Monday, 1 September 2003

We're back in the nineteen-seventies

Today's Herald tells us which young people are expected to be on Britain's "Rich List" by 2020. The leading article Entrepreneurs of the future states that:
Scottish Executive ministers should pay attention to Mr George and his thoughts on entrepreneurship. He believes we need to depend less on foreign investment and rely more on internal ingenuity. That, in general terms, is also the thrust of executive policy. The faltering Scottish economy, apparently on the brink of recession and outperformed by the other regions and nations of the UK, is in its present condition partly because of an over-reliance on low-skill jobs in silicon valley that disappeared when foreign multinationals pulled out of Scotland to cut their costs.

The game has changed. Gordon Brown, the chancellor, is at the forefront of a campaign to encourage Scots to catch the entrepreneurial bug and start their own businesses. The strategy is yet to bear significant fruit.

And why hasn't Brown's "strategy" borne fruit? This is what the CBI has to say:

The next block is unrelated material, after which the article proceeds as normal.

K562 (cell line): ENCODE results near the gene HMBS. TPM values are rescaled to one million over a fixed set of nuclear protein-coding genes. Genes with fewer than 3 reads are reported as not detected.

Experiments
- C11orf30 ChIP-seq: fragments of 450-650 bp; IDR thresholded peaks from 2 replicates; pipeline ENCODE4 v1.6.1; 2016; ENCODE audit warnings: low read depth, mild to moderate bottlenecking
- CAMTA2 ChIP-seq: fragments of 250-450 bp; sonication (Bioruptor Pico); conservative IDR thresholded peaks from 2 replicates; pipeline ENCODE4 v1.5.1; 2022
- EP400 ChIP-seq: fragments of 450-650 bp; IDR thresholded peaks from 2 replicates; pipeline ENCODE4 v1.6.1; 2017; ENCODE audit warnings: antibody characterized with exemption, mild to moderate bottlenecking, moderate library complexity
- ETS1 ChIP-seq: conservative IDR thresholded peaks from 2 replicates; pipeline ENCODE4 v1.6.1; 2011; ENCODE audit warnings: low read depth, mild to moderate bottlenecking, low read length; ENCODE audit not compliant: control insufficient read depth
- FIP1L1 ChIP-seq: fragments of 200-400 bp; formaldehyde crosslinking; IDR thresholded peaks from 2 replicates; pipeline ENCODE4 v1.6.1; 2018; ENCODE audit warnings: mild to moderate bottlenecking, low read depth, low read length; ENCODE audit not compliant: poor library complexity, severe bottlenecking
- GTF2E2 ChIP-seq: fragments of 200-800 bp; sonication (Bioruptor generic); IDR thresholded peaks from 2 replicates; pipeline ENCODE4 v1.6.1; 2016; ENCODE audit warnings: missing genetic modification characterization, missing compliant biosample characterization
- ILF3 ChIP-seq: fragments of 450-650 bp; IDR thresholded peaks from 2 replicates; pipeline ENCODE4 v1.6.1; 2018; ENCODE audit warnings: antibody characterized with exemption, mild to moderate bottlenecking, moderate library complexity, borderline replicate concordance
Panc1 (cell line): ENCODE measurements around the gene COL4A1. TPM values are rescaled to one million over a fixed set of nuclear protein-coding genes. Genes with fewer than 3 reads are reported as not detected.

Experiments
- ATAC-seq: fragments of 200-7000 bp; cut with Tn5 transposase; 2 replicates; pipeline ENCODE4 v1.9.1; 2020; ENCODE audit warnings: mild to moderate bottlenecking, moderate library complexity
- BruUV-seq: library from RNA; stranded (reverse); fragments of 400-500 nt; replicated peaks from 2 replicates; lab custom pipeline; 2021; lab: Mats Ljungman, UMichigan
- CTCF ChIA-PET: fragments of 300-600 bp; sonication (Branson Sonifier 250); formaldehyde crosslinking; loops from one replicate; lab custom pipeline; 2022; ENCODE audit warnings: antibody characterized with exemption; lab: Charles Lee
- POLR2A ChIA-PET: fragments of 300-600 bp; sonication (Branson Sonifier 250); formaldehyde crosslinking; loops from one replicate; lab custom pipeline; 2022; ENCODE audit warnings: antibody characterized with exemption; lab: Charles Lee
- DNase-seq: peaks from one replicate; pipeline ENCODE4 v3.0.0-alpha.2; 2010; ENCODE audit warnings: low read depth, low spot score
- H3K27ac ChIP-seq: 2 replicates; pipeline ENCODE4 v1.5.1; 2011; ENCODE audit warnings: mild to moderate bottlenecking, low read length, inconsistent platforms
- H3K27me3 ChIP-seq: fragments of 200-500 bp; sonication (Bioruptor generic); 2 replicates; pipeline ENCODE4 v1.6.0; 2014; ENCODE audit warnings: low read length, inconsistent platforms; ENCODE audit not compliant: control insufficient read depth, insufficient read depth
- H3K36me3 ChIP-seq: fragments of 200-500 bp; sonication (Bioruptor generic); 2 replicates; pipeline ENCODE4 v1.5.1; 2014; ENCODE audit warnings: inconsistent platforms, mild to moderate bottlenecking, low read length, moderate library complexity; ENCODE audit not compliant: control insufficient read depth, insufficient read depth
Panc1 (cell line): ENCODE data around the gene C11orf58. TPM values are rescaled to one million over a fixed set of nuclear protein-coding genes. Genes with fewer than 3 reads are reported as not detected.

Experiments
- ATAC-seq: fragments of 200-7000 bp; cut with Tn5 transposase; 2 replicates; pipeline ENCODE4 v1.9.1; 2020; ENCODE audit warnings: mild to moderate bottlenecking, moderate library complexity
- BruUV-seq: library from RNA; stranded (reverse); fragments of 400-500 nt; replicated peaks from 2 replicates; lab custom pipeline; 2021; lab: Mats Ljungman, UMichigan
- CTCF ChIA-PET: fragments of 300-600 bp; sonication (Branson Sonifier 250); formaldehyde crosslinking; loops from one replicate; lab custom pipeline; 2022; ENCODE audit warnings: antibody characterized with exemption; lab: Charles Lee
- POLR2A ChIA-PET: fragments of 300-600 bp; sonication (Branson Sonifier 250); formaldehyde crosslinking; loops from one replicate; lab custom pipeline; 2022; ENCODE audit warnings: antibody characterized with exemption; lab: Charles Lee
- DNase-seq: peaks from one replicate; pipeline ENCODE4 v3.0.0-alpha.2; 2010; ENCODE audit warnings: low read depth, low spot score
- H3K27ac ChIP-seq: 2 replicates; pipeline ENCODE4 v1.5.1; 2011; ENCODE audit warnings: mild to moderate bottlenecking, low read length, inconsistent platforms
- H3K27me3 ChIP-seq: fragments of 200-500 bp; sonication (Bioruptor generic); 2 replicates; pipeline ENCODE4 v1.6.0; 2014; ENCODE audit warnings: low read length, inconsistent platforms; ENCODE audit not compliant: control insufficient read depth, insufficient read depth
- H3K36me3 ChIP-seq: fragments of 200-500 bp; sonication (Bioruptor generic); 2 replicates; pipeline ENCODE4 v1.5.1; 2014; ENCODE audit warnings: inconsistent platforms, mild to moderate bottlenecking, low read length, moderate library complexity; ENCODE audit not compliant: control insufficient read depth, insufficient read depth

GROWING red tape and an "appallingly low" level of basic skills will undermine Britain’s competitiveness, the Confederation of British Industry warned today.

The business lobby group warned Britain’s economy could suffer by losing out to countries with lower cost bases.

And while that made the need for greater flexibility even more crucial, such flexibility was being stifled by a rising wave of regulations binding business.

The CBI said increases in regulation and taxation, as well as slow progress on improving transport was also threatening to harm the Britain’s economic competitiveness.

That just about says it all, doesn't it? The truth is that the Labour party (Old or New) hasn't got a clue about the world of business. The Labour-voting class depends on the continuation of red tape and taxation. I expect that Brown will bankrupt us just like any other Labour chancellor. Many CBI members had it coming to them of course: they wrongly thought that New Labour might be friendly towards business. Let them make amends by acknowledging that leaving the EU would be a useful start if we want to see massive cuts in regulations and taxation.